NEW YORK (BVM) – The very first Heisman Trophy – an award only players east of the Mississippi were originally eligible for – was first awarded in 1935 and since 1936, the annual honor has been bestowed upon the most outstanding player in college football.
In the nearly 100 years since the inception of college football’s oldest award, nothing has changed about its voting process.
A group of 900-plus Heisman voters – made up of 870 media voters (145 voters from each six regions), previous Heisman winners (currently 57 prior winners eligible to vote) and fans who constitute one Heisman vote – decide who takes home the iconic trophy.
BVM Sports College Football Analyst Brad Edwards was a Heisman voter for 12 seasons and believes the voting process is not only outdated but requires an overhaul.
“When you go back then, there was no TV, people couldn’t watch a team on the other side of the country play and there obviously was going to be some, if not a ton of, regional bias in the voting,” Edwards said. “There are too many people voting who don’t even watch college football on a regular basis because they must have the same number (of voters) in every region which means a place like the Northeast, where I live, where college football isn’t that big, you still have to have the same number of voters as you have in the Southeast or the Midwest or the Southwest. So, inevitably, there are people who aren’t paying as much attention.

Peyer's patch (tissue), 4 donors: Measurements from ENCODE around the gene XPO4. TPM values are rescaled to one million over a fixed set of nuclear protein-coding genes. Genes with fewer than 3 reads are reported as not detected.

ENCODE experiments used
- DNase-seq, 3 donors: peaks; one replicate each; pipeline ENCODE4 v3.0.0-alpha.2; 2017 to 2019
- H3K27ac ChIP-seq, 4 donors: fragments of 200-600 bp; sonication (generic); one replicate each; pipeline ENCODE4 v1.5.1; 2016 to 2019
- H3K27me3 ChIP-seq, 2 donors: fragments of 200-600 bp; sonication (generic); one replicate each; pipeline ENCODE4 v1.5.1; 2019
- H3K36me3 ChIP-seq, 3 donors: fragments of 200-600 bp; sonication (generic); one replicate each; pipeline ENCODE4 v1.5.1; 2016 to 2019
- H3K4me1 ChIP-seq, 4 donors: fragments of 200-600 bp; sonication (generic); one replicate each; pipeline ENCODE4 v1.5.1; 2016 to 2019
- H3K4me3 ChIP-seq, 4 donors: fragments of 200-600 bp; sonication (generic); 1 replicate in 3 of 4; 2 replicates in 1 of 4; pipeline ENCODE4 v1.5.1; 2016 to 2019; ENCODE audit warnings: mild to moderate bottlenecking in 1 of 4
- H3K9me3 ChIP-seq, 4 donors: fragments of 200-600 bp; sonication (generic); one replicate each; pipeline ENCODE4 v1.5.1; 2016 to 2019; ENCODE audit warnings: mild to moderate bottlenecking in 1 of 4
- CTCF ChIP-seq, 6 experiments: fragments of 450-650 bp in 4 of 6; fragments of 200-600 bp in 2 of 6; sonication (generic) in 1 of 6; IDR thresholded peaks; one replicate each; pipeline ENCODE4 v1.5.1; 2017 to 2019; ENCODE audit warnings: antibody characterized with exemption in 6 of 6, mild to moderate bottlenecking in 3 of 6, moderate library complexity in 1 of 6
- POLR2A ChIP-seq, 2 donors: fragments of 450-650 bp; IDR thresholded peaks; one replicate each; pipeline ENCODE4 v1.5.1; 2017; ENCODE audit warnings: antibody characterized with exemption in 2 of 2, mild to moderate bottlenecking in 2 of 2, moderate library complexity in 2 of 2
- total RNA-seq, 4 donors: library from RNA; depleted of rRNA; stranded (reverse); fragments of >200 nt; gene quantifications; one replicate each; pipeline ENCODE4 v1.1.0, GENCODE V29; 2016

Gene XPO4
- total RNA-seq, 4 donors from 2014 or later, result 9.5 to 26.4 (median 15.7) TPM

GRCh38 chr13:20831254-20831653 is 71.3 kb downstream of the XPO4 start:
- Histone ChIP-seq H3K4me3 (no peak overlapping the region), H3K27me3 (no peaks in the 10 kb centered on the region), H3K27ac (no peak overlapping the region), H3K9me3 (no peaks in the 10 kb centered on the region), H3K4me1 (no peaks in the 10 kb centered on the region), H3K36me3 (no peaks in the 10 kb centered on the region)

“Then there are others who, any given Saturday, are paying really close attention to one team that they cover but they might not be watching all the other teams as closely as they should be to be a Heisman voter.”
Edwards points out that many media voters – who make up the majority of the Heisman ballots – are trained to simply follow the ball when watching games. For those who have played or coached at the collegiate level and beyond, the ability to “see everything at once” is prevalent.
“There are so many former players and coaches who work in the national media covering college football and their job is to not just watch one team but to watch as many as possible every week,” Edwards said. “I think there should be a panel of, let’s just say, 20-25 voters of former players and coaches who are in those positions … let those people who have the trained eyes and are watching every game vote on who they believe is the most outstanding player.”
Edwards believes that this solution will not only result in the right people deciding on the Heisman Trophy, but it’ll also help with the positional diversity of winners. Since 2000, only four non-quarterbacks have been awarded the Heisman Trophy.
The trend hasn’t slowed as Georgia QB Stetson Bennett, Ohio State QB C.J Stroud, TCU QB Max Duggan and USC QB Caleb Williams were named the 2022 Heisman Trophy finalists.
“If you do this, every now and then, you will have a lineman win,” Edwards said. “I can’t speak for everyone, but for me, that would do honors for the credibility of this award, especially if it was a lineman who wasn’t on a playoff-contending team. That’s what it should be about and now the pieces are in place for that to be able to happen.”